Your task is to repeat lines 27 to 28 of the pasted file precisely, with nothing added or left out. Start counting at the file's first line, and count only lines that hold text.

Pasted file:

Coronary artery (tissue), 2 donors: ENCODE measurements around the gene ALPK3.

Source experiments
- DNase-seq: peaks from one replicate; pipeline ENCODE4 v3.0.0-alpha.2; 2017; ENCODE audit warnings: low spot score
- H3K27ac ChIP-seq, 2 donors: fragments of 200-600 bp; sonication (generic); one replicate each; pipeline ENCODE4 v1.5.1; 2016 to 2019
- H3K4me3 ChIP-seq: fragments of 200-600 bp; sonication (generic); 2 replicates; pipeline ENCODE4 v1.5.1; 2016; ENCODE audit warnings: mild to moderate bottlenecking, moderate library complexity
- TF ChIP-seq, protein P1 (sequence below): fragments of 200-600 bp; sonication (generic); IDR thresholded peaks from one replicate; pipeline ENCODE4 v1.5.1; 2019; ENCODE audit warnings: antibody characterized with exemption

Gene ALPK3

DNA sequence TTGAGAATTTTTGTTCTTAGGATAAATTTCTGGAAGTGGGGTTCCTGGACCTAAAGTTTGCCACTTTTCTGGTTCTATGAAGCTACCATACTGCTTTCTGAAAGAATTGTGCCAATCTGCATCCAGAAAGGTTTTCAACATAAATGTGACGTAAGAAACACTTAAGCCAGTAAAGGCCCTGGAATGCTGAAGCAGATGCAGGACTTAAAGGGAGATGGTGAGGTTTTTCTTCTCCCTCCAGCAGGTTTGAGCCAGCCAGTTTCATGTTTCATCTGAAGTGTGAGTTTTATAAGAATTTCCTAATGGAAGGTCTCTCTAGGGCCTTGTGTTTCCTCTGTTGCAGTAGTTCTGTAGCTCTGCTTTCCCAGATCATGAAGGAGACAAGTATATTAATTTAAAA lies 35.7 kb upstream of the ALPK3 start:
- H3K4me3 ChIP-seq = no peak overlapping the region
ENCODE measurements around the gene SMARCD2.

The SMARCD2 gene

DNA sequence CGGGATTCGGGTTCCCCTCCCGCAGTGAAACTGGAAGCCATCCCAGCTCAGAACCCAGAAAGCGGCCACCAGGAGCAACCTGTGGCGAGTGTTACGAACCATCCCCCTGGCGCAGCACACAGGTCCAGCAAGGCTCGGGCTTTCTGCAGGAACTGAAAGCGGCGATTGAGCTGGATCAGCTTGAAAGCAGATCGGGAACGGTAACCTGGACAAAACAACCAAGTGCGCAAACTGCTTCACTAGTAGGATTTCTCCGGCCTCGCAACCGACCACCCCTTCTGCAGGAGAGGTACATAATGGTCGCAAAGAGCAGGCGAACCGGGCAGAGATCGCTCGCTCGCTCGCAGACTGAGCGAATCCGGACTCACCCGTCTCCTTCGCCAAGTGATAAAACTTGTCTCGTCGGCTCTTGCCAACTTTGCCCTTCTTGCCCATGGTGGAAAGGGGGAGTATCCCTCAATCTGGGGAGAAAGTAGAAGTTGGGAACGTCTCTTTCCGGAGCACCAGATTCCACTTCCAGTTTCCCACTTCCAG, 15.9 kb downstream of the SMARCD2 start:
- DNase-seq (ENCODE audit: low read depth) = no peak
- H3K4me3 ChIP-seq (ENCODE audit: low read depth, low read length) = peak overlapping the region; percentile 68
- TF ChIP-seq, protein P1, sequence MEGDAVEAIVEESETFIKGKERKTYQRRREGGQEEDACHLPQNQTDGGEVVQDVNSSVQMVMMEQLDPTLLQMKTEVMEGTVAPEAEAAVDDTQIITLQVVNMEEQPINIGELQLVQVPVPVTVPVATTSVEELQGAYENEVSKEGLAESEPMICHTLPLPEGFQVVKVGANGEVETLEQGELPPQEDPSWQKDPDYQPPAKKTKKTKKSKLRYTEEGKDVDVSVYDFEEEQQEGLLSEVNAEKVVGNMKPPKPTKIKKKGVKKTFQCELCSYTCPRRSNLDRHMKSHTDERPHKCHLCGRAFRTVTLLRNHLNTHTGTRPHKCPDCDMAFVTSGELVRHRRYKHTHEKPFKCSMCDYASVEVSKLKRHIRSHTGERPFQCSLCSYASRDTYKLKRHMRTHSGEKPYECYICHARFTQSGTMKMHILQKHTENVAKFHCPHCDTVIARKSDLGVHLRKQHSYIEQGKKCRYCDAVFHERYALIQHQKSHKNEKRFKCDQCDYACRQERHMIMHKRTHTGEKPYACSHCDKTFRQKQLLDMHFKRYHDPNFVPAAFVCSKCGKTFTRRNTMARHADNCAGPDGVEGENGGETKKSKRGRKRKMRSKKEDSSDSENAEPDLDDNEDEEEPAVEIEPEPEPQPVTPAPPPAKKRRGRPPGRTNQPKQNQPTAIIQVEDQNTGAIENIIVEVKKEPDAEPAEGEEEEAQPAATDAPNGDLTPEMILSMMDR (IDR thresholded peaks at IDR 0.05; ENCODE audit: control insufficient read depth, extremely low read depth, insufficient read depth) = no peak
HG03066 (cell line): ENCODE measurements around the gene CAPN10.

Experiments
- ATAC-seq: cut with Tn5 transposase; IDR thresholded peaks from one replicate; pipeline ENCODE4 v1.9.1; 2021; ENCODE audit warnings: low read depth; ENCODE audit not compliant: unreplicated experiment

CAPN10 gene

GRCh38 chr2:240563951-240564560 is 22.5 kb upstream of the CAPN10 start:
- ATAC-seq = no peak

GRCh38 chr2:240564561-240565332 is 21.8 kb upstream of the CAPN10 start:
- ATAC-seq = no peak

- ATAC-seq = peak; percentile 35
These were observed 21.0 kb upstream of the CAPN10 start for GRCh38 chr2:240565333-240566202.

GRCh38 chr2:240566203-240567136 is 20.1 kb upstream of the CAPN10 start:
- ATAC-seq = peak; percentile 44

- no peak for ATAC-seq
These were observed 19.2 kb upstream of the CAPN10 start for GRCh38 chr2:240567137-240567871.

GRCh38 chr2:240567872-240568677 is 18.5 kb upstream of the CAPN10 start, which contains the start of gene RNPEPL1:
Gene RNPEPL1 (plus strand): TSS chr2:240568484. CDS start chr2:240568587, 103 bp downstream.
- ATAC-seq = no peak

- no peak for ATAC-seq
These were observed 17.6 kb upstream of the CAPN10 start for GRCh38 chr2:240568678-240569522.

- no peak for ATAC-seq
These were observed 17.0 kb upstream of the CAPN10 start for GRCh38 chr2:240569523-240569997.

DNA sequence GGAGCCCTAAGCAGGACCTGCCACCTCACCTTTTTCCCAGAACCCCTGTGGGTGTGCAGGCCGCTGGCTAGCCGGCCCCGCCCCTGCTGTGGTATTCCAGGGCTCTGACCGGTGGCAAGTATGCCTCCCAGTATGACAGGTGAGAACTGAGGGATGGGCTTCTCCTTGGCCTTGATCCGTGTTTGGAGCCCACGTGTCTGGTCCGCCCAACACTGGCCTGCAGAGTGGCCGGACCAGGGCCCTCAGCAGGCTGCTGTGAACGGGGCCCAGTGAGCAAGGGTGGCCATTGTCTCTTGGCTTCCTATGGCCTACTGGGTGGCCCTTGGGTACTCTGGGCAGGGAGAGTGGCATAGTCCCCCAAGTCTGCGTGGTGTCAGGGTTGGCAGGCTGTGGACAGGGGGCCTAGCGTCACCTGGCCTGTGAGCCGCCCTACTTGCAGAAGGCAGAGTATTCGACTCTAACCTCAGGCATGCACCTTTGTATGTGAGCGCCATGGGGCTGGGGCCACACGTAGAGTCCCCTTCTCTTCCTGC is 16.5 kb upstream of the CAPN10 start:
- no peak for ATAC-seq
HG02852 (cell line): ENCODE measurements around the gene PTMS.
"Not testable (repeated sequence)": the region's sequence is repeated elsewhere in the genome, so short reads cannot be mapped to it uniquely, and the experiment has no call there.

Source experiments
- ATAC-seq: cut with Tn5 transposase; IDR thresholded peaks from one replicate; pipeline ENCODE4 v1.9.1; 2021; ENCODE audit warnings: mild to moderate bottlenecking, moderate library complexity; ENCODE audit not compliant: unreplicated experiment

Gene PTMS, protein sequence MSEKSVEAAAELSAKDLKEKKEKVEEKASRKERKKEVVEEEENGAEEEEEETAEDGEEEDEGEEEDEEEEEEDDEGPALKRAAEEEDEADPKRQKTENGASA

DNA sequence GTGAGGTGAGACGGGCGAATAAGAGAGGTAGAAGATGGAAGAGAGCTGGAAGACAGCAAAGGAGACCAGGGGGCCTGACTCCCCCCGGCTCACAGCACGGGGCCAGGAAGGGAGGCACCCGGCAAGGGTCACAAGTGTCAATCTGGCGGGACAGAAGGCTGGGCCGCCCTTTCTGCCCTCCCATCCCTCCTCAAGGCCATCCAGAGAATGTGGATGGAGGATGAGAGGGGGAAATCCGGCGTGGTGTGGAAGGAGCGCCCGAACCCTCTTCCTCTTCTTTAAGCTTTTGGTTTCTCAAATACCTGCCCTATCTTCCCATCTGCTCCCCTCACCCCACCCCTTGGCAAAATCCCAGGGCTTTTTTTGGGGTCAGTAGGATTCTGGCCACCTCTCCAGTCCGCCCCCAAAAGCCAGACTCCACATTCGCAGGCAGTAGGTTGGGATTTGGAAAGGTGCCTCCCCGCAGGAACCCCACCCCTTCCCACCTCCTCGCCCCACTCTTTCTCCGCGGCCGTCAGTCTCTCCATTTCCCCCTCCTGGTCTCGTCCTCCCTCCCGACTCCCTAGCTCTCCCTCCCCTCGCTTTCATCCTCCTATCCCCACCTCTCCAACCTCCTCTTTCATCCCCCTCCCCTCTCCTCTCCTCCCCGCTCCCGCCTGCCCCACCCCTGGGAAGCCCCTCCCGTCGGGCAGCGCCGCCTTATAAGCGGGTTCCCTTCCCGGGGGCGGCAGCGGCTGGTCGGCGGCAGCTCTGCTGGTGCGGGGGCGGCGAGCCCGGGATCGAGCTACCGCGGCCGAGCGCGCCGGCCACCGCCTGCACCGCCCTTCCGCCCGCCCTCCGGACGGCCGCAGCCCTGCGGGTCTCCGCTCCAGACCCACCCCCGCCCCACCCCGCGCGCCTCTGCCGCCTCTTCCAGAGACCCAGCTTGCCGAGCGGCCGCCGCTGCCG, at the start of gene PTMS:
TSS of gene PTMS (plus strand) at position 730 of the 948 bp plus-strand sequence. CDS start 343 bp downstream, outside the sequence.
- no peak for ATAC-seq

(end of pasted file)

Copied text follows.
- ATAC-seq = peak; percentile 44

- no peak for ATAC-seq